One concern from employers is that it takes time and money to link their payroll and HR systems. However, the EEOC is already obligated to collect Component 2 data for 2017, 2018, and 2019. In preparing these data the links will be made. Once they are made, they are easily reused. So any costs that employers spent to link their payroll and HR systems are not relevant for considering whether to move forward with Component 2 data collection. These are sunk costs that employers must have already born in the process of completing component 2 of the EEO-1. Once they have made these linkages there is little cost to continuing to use them. Analysis of the burden to continue to collecting data must acknowledge that the burden falls enormously for businesses that have already made the necessary updates to their software. Nearly all large employers use software that has the capabilities to do this reporting and the costs involved are the fixed costs of ensuring that the system is programmed to produce the data. In recent years our computing power has grown faster than even Moore's law predicts making the processing of the required cells for reporting a trivial computer task.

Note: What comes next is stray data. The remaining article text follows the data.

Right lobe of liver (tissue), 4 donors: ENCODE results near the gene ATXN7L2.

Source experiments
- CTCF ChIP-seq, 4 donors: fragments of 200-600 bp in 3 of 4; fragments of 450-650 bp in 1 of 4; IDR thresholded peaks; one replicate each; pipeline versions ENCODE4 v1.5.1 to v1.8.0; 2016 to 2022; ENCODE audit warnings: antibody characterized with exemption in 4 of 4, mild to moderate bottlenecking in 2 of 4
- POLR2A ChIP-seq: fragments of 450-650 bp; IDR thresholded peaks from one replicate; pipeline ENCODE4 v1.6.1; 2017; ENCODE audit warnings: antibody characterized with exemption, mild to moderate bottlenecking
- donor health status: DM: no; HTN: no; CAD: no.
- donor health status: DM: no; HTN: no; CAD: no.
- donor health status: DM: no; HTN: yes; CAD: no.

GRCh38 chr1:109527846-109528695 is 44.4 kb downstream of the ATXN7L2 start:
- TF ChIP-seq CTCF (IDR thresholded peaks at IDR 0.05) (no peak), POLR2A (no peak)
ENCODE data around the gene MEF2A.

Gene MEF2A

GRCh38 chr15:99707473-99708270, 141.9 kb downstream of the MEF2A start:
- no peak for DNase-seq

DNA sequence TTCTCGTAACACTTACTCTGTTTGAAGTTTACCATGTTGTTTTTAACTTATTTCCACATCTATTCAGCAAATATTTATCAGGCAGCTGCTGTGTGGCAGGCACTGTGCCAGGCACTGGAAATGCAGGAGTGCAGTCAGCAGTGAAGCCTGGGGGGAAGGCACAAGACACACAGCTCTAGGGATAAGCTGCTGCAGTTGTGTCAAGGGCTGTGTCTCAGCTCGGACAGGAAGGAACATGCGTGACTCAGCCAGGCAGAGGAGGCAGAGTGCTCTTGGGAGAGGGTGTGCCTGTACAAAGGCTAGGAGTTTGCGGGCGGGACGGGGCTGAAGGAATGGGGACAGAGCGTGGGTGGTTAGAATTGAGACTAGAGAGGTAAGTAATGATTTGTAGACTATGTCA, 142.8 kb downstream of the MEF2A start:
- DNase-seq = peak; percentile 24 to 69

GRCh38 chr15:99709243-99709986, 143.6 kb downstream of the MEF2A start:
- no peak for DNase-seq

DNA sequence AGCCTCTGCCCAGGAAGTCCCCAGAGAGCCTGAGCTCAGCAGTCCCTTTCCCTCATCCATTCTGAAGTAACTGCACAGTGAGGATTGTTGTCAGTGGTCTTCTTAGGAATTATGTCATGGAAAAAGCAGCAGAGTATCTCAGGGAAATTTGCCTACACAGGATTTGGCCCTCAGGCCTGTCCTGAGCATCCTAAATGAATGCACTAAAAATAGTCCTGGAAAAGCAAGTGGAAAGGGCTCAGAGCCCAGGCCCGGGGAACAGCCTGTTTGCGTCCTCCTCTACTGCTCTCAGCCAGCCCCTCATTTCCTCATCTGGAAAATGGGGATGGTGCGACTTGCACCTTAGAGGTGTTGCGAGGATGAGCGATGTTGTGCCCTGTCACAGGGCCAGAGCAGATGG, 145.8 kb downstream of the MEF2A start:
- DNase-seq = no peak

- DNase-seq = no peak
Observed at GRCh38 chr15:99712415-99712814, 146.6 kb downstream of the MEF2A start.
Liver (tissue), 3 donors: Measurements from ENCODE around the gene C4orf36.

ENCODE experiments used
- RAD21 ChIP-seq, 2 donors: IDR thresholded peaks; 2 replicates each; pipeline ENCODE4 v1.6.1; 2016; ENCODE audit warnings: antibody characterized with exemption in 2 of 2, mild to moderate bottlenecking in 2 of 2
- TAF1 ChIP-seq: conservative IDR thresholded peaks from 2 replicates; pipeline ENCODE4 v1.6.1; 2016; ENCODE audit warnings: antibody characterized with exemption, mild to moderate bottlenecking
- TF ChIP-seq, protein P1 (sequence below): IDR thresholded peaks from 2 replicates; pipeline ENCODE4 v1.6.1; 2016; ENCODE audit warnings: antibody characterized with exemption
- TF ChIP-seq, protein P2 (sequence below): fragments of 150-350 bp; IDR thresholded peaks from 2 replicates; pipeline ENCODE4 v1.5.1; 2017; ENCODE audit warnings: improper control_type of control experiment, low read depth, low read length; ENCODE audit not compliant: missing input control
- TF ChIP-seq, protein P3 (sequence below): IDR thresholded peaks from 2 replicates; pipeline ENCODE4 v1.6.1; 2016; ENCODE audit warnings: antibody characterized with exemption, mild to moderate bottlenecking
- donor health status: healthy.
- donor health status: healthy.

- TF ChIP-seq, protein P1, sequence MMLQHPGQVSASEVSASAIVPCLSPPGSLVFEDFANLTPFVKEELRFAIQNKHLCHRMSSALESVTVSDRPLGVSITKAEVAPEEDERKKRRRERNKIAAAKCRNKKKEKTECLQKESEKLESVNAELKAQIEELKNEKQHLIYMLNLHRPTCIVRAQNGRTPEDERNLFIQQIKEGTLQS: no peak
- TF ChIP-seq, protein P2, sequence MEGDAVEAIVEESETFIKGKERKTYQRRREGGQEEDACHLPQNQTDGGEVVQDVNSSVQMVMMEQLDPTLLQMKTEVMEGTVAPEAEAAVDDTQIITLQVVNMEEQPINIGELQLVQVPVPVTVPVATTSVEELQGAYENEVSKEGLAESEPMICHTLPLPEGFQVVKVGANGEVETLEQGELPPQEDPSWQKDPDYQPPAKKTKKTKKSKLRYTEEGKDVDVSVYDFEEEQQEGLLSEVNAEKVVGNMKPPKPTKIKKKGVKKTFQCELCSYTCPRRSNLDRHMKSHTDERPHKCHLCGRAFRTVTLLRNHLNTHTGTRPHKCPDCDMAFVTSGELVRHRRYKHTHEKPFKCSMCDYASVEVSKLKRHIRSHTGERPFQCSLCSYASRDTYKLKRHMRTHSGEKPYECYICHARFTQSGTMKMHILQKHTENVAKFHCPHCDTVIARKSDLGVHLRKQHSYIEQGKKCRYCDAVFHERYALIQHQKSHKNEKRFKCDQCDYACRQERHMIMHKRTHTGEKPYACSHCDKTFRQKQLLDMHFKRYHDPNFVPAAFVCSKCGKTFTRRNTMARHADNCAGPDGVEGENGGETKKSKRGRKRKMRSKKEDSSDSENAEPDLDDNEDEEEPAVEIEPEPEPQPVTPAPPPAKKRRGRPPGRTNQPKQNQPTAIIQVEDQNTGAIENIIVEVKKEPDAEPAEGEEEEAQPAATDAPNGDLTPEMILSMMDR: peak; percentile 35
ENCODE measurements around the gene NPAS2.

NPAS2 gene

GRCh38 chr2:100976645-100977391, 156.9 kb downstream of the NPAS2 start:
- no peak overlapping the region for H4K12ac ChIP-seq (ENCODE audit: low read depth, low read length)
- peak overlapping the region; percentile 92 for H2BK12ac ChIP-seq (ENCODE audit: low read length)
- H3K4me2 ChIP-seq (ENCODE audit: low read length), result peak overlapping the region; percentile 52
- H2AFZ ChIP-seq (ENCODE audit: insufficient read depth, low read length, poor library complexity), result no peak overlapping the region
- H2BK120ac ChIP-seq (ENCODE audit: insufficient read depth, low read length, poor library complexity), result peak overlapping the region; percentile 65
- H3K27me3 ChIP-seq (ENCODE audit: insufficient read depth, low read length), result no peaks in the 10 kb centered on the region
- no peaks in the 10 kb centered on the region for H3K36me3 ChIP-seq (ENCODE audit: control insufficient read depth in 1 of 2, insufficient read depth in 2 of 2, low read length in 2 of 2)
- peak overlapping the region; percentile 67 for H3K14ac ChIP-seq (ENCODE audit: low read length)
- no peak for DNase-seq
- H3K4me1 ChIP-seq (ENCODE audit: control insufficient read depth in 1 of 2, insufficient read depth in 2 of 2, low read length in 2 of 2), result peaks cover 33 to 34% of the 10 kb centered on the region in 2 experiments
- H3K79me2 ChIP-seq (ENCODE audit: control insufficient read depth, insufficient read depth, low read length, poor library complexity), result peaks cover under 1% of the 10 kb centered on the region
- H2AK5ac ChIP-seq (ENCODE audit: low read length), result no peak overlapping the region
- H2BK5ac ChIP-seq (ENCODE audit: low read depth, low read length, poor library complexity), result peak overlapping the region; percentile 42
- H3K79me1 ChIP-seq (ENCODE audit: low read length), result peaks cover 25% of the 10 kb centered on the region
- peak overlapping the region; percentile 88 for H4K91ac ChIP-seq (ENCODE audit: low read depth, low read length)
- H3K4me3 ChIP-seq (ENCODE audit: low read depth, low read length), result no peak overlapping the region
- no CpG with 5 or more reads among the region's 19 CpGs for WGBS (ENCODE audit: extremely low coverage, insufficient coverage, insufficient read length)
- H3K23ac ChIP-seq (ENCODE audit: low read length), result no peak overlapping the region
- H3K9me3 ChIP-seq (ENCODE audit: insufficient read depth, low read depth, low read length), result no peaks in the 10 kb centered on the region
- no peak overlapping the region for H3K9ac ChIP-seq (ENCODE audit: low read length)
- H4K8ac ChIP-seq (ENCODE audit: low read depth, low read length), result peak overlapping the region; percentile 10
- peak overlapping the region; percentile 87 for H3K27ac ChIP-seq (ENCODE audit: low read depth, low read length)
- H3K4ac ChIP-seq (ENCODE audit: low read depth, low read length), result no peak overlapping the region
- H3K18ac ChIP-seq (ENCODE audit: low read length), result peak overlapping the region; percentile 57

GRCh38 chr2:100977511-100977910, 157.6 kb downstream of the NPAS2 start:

The new burden estimates that the EEOC are proposing seem out of line with technological adoption in the private sector. A quick review of ADP's website indicates that they are following these requirements closely and providing services in completing the forms for many of their clients. One quick check on the burden analysis would be to investigate the fees firms like ADP charge clients to submit Component 2 of the EEO-1. Such fees serve as an upper bound on the burden of submitting the EEO-1. Any firm that faces higher costs from completing the forms can simply choose to outsource the task, while other firms will realize that they can do it for less themselves.